$$\begin{array}{*{20}l} &= { \sqrt{TPR \cdot \frac{{\phi}}{{\beta}} \cdot TPR \cdot TNR \cdot TNR \cdot \frac{1 - {\phi}}{1 - {\beta}}}} + \\ & { - \sqrt{(1 - TNR) \cdot \frac{1 - {\phi}}{{\beta}} \cdot (1 - TPR) \cdot (1 - TNR) \cdot (1 - TPR) \cdot \frac{{\phi}}{1 - {\beta}}} =} \end{array} $$
$$\begin{array}{*{20}l} &= \sqrt{\frac{{\phi}} {{\beta}} \cdot \frac{1 - {\phi}}{1 - {\beta}}} \cdot \left[ TPR \cdot TNR - (1 - TPR) \cdot (1 - TNR) \right] = \end{array} $$
$$\begin{array}{*{20}l} &= \sqrt{\frac{{\phi} - {\phi}^{2}}{{\beta} - {\beta}^{2}}} \cdot (TPR + TNR - 1) = \end{array} $$
$$\begin{array}{*{20}l} &= \sqrt{\frac{{\phi} - {\phi}^{2}}{{\beta} - {\beta}^{2}}} \cdot {BM} \end{array} $$

Equation 21 shows us that MCC and BM always yield the same sign, that means that both inform us if a classifier is informative or deceptive. While BM exclusively describes classifier intrinsic TPR and TNR, MCC is also dependent on data intrinsic ϕ as well as β which depends on both the classifier and the dataset.

Based on the \(\sqrt {\frac {{\phi } - {\phi }^{2}}{{\beta } - {\beta }^{2}}}\) factor, MCC can be larger or smaller than BM. The terms ϕϕ2 and ββ2 are symmetric around 0.5 and peak at this value. If the imbalance in the dataset (measured by |0.5−ϕ|) is larger than the imbalance in the predictions (measured by |0.5−β|), MCC is lower than BM and vice versa.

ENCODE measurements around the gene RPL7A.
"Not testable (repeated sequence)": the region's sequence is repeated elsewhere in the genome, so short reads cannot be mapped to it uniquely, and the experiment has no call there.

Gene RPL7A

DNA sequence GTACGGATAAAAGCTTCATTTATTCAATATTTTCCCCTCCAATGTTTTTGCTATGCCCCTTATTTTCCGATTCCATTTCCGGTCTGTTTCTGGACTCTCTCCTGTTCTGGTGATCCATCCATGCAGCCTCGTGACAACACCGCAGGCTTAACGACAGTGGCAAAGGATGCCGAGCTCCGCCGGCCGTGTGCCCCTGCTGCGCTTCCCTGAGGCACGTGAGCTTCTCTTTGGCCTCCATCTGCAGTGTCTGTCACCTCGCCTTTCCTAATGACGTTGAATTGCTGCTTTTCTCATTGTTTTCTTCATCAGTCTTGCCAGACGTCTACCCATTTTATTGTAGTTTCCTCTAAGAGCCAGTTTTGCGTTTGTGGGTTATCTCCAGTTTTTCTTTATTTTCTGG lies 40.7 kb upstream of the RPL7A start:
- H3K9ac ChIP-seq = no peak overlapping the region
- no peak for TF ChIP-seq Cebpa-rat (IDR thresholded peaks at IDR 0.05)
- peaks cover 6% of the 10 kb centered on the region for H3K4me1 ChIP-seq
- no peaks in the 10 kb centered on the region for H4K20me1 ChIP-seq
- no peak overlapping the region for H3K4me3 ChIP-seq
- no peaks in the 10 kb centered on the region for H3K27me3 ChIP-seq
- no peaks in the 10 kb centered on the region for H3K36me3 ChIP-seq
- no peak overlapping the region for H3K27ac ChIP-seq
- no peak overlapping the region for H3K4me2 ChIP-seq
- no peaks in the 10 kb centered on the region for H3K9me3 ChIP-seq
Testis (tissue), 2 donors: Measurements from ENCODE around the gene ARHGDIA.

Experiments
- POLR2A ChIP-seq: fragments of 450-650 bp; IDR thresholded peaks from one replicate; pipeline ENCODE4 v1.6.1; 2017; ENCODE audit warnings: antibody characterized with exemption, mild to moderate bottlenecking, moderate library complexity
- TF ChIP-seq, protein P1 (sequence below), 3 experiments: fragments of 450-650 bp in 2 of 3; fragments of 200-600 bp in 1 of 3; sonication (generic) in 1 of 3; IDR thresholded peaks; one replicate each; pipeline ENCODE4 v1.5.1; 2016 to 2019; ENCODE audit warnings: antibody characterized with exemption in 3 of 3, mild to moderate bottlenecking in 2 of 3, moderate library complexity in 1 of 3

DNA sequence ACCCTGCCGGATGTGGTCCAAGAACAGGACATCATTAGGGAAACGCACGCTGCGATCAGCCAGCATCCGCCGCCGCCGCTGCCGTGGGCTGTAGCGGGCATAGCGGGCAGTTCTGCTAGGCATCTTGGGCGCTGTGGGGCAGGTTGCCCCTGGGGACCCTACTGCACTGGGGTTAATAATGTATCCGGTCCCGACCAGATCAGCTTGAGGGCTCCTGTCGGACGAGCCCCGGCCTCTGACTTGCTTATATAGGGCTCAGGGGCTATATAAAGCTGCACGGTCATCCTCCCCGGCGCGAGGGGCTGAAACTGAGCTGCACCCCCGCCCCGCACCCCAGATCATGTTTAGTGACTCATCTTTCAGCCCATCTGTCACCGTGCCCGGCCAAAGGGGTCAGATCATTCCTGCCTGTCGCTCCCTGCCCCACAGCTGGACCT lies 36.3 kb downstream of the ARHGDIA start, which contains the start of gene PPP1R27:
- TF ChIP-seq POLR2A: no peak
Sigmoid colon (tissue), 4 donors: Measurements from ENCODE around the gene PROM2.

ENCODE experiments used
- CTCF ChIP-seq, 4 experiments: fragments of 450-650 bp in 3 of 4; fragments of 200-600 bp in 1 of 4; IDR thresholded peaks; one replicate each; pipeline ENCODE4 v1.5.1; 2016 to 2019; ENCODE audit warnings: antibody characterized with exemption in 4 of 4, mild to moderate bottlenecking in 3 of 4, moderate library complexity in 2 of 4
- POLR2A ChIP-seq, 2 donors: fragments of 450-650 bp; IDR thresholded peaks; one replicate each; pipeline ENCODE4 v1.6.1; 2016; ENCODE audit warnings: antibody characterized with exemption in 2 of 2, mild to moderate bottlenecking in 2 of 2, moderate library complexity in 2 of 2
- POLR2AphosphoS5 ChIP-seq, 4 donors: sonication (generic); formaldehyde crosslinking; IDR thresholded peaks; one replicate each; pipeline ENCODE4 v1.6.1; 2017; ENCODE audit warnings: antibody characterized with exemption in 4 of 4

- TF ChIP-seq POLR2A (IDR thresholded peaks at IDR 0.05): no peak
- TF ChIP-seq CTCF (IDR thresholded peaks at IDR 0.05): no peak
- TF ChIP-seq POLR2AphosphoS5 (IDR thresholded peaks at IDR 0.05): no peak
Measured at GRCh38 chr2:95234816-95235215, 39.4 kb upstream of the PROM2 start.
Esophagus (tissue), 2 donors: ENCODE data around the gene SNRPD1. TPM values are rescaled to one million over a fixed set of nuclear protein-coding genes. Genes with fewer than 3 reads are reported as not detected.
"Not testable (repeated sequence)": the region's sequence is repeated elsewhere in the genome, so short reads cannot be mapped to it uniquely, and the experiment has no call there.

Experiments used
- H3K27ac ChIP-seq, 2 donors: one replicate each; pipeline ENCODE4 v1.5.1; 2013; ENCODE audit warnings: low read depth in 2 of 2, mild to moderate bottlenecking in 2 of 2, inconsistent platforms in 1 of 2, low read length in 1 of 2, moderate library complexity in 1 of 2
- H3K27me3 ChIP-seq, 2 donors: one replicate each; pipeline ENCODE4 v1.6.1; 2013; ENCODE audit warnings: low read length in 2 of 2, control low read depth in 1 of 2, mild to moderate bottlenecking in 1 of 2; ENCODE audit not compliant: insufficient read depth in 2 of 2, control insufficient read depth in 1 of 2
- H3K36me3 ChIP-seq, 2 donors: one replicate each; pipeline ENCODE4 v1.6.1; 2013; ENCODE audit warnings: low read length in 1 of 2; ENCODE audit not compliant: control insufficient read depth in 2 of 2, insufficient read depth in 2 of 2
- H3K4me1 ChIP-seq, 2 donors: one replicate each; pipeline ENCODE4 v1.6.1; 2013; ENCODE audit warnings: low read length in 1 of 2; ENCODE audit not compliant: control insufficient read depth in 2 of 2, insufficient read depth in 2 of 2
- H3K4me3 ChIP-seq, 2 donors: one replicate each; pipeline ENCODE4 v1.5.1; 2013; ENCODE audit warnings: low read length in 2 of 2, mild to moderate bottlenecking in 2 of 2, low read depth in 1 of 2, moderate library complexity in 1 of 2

Moreover, Eq. 21 shows that rankings of two classifiers A and B based on MCC and BM can differ:

$$\begin{array}{*{20}l} MCC_{A} &> MCC_{B} \end{array} $$
$$\begin{array}{*{20}l} BM_{B} &> BM_{A} \end{array} $$

Substituting Eq. 21 into Inequation 22 leads to:

$$ BM_{B} > BM_{A} > \sqrt{\frac{{\beta}_{A} - {\beta}_{A}^{2}}{{\beta}_{B} - {\beta}_{B}^{2}}} \cdot BM_{B} $$

Since Inequation 24 can be fulfilled, using BM or MCC might lead to different conclusions on which classifier performs best. We show an example ranking different classifiers in a bioinformatics scenario in “Ranking of classifiers in a real bioinformatics scenario” subsection.

Relationship between MCC and MK. MK is defined similarly to BM but based on positive predictive value (PPV) and negative predictive value (NPV) instead of TPR and TNR:

$$ MK = PPV + NPV - 1 $$

Analogously to Eq. 21 we arrive at:

$$ {MCC} = \sqrt{\frac{{\beta} - {\beta}^{2}}{{\phi} - {\phi}^{2}}} \cdot {MK} $$

MCC is larger than MK if the imbalance in the dataset is larger than the imbalance in the predictions, and vice versa. Equation 26 leads us to:

$$ MK = \frac{{\phi} - {\phi}^{2}}{{\beta} - {\beta}^{2}} \cdot {BM} $$

MK is even more impacted by ϕ and β than MCC. Its results are strongly biased by class and prediction imbalance. Substituting Eq. 26 into Eq. 21 leads to:

$$ MCC = \pm \sqrt{{MK} \cdot {BM}} $$

MCC is the geometric mean of BM and MK, as has been previously shown by Powers [54]. Interpreting MCC this way, it becomes obvious that MCC is only high if the classifier is well informed (BM is high) and if the real class is marked by the predicted label (MK is high).

Visual comparison and correlation between MCC and BA, BM, MK. To better understand the correlation between MCC and BA, between MCC and BM, and between MCC and MK, we depicted three scatterplots having the Matthews correlation coefficient on the x axis and each of the three other rates on the y axis (Fig. 1). We take advantage of these scatterplots to overview the mutual relations between MCC and the other rates.

Fig. 1
figure 1